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Put care first

ASLEEP AT THE switch while the company was nearly spirited out from under them, members of CareFirst BlueCross BlueShield's discredited board of directors suddenly woke up angry at everybody but themselves.

They vowed recently in interviews with The Sun's Dan Thanh Dang to vigorously fight civil charges that they allowed CareFirst executives to run roughshod over state insurance laws. They claimed they were collateral damage in a vindictive campaign by the General Assembly against CareFirst CEO William L. Jews.

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In short, the nearly two dozen prominent citizens who have remained largely silent throughout the controversy surrounding Mr. Jews' efforts to convert Maryland's nonprofit health insurer into a money-maker, then sell it, demonstrated why they weren't up to their job of directing him.

They don't even seem to have understood what their job was.

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Wisely, the Assembly has voted unanimously to replace, in two stages over the next year, the 12 board members representing Maryland. If the lame-duck members feel any trace of responsibility to the company's 3.2 million subscribers, they will use the time they have remaining to ease the transition.

Negotiations are now under way with Maryland Insurance Commissioner Alfred W. Redmer Jr., that could result in fines for the company and top executives along with a statement acknowledging missteps, at least, in the attempted sale of CareFirst to a California-based company that had agreed to pay fat bonuses to Mr. Jews and other executives.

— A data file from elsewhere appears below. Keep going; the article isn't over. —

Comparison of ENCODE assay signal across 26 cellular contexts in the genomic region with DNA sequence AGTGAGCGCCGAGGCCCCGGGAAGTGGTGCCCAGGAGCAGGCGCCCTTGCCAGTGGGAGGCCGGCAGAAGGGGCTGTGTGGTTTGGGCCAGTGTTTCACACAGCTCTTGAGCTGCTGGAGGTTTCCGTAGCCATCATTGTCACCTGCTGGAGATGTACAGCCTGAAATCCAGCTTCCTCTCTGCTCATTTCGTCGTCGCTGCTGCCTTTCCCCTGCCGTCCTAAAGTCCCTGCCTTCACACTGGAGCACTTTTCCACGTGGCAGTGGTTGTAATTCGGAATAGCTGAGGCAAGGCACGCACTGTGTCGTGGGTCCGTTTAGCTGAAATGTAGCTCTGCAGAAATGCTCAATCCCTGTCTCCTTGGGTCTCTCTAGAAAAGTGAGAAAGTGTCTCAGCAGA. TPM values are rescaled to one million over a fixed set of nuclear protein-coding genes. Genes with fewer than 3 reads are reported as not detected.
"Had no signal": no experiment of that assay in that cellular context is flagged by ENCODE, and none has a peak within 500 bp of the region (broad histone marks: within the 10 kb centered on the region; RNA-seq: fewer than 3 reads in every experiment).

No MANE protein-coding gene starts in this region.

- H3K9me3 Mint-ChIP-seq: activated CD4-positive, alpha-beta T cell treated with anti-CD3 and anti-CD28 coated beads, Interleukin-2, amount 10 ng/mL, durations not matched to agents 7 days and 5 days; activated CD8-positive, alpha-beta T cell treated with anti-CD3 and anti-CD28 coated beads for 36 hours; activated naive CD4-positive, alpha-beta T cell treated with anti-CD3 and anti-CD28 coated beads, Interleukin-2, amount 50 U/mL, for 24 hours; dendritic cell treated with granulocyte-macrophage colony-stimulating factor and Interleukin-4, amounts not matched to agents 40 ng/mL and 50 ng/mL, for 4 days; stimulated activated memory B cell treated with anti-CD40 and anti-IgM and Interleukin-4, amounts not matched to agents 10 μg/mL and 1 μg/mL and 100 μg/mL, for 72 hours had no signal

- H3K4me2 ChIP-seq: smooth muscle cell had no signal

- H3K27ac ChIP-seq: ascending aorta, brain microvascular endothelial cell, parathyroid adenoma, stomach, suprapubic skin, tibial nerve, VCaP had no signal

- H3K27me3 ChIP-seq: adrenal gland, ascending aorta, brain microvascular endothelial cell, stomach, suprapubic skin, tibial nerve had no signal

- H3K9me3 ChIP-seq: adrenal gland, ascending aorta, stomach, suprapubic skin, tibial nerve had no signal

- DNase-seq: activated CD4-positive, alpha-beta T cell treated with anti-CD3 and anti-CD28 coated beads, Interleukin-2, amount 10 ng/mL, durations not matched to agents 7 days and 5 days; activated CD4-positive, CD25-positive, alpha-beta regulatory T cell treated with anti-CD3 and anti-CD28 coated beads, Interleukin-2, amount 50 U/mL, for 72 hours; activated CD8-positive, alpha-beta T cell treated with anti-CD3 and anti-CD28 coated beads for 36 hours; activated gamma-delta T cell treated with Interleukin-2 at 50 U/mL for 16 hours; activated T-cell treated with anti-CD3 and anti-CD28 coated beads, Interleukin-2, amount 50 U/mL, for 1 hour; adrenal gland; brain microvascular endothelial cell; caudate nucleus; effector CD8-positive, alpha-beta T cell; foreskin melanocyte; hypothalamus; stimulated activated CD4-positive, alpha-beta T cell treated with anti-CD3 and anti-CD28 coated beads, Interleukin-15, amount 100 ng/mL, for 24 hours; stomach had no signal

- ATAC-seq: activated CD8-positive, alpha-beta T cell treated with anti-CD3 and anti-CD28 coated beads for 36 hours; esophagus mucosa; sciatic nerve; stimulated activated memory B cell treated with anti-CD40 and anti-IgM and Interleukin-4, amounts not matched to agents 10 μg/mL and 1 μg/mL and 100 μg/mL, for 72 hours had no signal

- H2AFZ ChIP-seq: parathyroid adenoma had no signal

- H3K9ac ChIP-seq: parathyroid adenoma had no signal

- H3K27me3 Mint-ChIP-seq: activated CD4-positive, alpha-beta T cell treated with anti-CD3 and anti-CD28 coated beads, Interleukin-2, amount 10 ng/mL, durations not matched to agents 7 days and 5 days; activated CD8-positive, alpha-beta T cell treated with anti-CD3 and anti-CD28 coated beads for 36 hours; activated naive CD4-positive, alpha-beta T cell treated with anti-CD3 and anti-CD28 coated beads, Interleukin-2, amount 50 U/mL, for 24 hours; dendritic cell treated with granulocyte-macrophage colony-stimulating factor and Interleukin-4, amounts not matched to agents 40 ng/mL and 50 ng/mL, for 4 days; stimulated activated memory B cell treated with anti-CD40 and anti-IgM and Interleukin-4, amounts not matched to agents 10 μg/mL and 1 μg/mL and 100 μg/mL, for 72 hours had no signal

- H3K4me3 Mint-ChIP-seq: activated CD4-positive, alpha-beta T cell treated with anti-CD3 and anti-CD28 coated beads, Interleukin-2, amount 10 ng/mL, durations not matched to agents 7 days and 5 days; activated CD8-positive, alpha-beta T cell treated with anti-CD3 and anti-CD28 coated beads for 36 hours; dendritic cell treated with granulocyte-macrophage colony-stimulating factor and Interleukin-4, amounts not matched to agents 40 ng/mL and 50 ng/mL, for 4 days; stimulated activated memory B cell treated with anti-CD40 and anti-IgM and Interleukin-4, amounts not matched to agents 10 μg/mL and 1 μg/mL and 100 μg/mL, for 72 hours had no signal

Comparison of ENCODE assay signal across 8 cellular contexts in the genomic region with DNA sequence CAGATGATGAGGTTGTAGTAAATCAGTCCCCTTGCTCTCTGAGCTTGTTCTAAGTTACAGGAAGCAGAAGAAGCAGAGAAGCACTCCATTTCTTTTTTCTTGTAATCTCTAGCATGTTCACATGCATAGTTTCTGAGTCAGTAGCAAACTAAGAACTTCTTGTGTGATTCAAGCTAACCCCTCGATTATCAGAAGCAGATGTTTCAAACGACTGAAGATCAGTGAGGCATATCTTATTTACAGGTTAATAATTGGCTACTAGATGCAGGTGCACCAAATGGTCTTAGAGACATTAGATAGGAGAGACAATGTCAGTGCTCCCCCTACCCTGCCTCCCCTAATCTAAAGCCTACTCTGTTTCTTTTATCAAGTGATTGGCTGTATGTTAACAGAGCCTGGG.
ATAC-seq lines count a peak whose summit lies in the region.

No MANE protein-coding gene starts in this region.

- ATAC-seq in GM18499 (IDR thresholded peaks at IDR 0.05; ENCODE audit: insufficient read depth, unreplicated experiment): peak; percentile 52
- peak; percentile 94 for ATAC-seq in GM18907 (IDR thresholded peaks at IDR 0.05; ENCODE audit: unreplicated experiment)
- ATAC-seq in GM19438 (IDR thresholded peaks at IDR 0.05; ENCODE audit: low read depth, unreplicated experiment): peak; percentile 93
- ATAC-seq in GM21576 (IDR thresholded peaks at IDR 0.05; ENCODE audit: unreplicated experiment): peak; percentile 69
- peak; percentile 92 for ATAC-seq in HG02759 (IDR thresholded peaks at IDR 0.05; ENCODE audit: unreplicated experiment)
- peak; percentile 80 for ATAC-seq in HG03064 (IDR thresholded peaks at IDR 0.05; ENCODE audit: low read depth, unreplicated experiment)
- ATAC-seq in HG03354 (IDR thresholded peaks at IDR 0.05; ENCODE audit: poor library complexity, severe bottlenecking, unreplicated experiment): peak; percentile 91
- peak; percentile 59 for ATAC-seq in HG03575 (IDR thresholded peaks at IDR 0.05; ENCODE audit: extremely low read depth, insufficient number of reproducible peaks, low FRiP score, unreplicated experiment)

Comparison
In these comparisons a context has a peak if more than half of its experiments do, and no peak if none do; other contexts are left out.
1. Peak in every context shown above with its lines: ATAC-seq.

Officials involved are entitled to rebut the charges in open hearings before Mr. Redmer, if they choose. But it would be far more productive for the company if they moved swiftly to assure subscribers and employees that CareFirst is financially sound and positioned to remain so.

Some directors, at least, are still contending the insurer cannot be successfully run as a nonprofit, as it has for decades. They lack either commitment to the cause or motivation to make it work.

In either case, that ship has sailed. Maryland lawmakers, appalled by the terms of the sale, voted unanimously to block it and require CareFirst to retain its nonprofit status for at least five years.

Now the task at hand is to rededicate the company to its mission as insurer of last resort, and repair the damage caused by months of controversy.

Mr. Redmer is working to soothe concerns raised by insurance commissioners in Washington, D.C., and Delaware, where many of CareFirst's subscribers reside. Some adjustment in the legislation may be necessary, but Mr. Redmer says he is willing to help with that, too.

If lame-duck board members can't be part of this solution, they should just get out of the way - and take Mr. Jews with them.


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